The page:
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Some of Mister Boomer’s Favorites of 2016

It’s the New Year, traditionally a time to look back in reflection and ahead with hope. In that spirit, please enjoy some of Mister B’s hand-picked favorites from 2016.

Boomers and Torn Jeans: The Evolution from Time-to-Replace to High Fashion
Our mothers fretted over our torn “dungarees” only to find a decade later that torn jeans were part of the fashion scene.

Boomers Twisted the Night Away
Mister Boomer explored the origin of the Twist.

Boomers Loved Gene Pitney Songs
Early to mid-boomers probably count Gene Pitney among their favorite singers of the ’60s.

Boomers Heard the Quotes of Their History
We were there, man!

Boomers Benefited from Space Products
Are you aware of space technology in your everyday lives?

Boomers Will Recall 1966
Fifty years ago from the year that just passed, the times they were a’-changin’.

Boomer Comparison: Drug Stores Then and Now
The local pharmacy sure has changed since we were boomer kids. Here is a comparison.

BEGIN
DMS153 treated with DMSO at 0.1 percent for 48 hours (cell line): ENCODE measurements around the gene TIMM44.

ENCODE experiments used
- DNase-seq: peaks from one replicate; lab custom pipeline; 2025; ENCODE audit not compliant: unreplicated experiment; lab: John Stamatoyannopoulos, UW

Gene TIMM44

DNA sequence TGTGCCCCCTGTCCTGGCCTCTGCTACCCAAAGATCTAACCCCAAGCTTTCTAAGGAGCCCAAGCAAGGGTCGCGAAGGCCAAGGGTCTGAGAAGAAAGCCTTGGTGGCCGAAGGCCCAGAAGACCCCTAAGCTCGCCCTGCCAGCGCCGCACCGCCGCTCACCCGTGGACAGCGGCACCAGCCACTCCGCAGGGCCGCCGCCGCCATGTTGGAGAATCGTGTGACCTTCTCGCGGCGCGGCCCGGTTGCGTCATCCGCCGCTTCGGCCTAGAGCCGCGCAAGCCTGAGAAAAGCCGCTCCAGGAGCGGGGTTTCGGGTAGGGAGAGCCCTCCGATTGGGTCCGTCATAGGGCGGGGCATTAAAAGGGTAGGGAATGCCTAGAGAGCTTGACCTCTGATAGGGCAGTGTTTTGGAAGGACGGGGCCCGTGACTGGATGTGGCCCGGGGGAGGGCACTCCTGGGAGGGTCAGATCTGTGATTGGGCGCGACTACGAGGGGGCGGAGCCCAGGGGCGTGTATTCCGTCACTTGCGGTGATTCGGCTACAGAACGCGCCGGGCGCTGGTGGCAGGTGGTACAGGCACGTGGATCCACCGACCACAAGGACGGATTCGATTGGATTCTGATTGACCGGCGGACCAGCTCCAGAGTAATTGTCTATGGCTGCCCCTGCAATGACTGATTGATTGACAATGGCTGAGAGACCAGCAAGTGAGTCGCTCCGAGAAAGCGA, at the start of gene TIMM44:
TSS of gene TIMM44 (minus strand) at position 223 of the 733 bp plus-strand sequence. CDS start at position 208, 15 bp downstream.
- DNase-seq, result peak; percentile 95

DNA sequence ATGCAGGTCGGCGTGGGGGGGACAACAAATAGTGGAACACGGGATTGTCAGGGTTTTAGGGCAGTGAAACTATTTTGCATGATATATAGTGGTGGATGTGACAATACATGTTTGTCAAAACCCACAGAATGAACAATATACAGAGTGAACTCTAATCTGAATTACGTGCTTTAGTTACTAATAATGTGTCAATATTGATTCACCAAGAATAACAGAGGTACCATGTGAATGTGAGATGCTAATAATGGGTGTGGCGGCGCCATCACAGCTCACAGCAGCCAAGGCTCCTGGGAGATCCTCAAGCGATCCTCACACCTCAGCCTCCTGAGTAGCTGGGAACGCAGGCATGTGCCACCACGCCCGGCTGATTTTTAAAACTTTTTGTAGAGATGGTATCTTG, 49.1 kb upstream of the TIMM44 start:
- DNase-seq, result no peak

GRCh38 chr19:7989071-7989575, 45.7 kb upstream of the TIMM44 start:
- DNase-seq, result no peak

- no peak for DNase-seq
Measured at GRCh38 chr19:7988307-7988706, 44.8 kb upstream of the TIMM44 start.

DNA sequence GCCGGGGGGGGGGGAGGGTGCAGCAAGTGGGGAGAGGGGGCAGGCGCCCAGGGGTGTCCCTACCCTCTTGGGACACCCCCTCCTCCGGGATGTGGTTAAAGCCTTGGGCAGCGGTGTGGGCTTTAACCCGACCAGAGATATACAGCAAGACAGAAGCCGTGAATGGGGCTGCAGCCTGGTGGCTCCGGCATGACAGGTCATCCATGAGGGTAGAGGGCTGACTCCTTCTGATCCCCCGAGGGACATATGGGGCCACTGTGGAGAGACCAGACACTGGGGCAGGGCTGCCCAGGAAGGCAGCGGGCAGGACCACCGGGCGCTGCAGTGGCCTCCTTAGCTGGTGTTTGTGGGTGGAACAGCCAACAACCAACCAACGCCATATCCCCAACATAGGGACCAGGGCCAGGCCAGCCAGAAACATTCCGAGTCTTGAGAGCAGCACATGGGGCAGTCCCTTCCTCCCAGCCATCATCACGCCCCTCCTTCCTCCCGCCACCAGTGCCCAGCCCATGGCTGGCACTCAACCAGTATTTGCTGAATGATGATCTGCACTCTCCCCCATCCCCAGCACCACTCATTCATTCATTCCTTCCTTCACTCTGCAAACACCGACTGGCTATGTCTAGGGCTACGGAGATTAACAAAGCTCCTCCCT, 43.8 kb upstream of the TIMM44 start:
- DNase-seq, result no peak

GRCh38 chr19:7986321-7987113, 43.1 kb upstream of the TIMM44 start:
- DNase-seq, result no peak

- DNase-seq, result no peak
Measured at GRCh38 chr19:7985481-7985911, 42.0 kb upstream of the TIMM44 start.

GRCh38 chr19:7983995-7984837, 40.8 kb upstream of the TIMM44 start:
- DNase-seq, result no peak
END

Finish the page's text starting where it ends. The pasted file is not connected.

Boomers and Bikinis Just Went Together
The role of the bikini in boomer-era movies is iconic and undeniably modern for the time.

Boomers Have Lived Through Many Eves of Destruction
The song reverberates even today.

Boomers Gladly Went Where No One Had Gone Before
2016 marked the fiftieth anniversary of the original Star Trek on TV.

Boomers’ Diets Have Changed Over 50 Years
Boomers watched the era of convenience foods enter the picture, and the American diet.

Boomers Saw Their Lives in “The Flintstones”
The technology employed in The Flintstones mimicked the space-age devices that were common in boomer households. The major difference was instead of electrically-powered devices, the action of the devices was powered by animals.

Here’s to another great year, and hoping your 2017 is boomer-ific!

posted by Mister B in Fashion,Film & Movies,Food & Beverage,Fun,Getting Older,Music,Pop Culture History,Space,TV,Uncategorized and have Comments Off on Some of Mister Boomer’s Favorites of 2016

Boomers and Bikinis Just Went Together

July 5th marks the 70th anniversary of the introduction of the modern bikini. Though mosaics and wall paintings reveal that women wore two-piece costumes in Roman times around 300 A.D., and as far back as 1600 B.C. in Minoa, it is Louis Reard who is considered the father of the modern bikini.

The French engineer introduced his “bikini” on July 5, 1946. He named it after the atomic test of the Bikini atoll in the Marshall Islands because he expected it would generate a burst of excitement equal to the atomic test. Little did he know bikinis would play a starring role in many movies of the Boomer Generation. Many are part of the classic moments of film from the era. Here are just a few:

Brigitte Bardo: The Girl in the Bikini (1952); And God Created Woman (1956); et al